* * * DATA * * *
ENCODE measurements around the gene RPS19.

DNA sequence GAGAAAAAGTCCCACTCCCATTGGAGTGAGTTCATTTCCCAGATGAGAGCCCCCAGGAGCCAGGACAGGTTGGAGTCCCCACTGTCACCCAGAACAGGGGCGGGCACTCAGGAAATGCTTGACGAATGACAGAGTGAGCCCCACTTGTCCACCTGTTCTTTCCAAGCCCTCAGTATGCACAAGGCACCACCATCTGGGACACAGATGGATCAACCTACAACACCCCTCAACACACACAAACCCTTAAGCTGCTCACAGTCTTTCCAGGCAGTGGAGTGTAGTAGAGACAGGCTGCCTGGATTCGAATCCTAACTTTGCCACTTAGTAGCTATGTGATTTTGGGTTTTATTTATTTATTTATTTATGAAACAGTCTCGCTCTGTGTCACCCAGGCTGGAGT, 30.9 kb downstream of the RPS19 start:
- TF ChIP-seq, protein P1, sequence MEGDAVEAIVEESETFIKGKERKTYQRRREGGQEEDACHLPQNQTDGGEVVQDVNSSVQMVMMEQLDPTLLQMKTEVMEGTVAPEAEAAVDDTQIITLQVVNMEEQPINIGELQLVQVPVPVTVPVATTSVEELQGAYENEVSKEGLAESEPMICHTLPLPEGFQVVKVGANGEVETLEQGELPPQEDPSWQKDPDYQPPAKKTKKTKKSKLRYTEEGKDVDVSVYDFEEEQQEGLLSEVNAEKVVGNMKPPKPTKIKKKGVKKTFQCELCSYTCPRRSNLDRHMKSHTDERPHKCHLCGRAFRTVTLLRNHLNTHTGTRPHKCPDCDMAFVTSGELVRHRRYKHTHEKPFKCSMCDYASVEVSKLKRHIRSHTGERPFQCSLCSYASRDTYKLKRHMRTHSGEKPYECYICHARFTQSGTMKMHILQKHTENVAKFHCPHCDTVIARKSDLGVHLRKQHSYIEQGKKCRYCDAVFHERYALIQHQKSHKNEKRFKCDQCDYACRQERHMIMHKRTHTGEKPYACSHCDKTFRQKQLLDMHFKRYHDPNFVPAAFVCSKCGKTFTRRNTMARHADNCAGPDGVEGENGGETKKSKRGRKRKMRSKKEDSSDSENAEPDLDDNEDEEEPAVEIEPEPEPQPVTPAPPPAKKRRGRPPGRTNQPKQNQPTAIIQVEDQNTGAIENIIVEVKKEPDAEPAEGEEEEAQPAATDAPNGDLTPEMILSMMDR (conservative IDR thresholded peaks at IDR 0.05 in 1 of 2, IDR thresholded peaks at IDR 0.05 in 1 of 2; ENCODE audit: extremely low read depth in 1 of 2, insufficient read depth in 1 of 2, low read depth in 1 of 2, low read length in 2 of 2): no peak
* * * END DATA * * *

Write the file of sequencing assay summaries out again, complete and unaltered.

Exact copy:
ENCODE measurements around the gene RPS19.

DNA sequence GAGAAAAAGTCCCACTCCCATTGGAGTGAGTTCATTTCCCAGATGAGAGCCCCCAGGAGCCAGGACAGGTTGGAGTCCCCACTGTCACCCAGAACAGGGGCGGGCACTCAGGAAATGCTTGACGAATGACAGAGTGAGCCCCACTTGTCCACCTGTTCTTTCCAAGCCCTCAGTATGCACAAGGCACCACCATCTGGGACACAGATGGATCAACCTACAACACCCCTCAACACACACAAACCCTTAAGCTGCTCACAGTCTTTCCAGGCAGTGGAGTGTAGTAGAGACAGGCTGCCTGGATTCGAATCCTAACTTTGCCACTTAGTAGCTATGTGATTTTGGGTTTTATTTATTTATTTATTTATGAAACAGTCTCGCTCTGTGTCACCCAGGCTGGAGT, 30.9 kb downstream of the RPS19 start:
- TF ChIP-seq, protein P1, sequence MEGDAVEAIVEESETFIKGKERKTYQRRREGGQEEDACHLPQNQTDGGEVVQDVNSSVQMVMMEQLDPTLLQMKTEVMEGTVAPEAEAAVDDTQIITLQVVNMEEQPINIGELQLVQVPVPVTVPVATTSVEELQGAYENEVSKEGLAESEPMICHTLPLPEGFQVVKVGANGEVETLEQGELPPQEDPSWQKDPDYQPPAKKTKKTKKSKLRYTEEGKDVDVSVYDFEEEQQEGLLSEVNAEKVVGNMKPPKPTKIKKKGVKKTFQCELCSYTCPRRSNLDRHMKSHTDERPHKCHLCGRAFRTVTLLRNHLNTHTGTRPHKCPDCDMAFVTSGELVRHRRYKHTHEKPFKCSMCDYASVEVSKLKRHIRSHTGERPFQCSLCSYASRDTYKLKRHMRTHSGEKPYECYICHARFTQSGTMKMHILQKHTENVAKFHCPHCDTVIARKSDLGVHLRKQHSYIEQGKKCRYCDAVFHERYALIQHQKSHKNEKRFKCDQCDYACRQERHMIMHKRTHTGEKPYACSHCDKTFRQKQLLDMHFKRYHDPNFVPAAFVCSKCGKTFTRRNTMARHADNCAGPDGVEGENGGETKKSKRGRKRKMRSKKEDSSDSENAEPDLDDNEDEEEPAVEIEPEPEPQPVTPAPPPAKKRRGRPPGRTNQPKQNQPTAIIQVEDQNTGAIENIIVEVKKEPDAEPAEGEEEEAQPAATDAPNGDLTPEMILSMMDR (conservative IDR thresholded peaks at IDR 0.05 in 1 of 2, IDR thresholded peaks at IDR 0.05 in 1 of 2; ENCODE audit: extremely low read depth in 1 of 2, insufficient read depth in 1 of 2, low read depth in 1 of 2, low read length in 2 of 2): no peak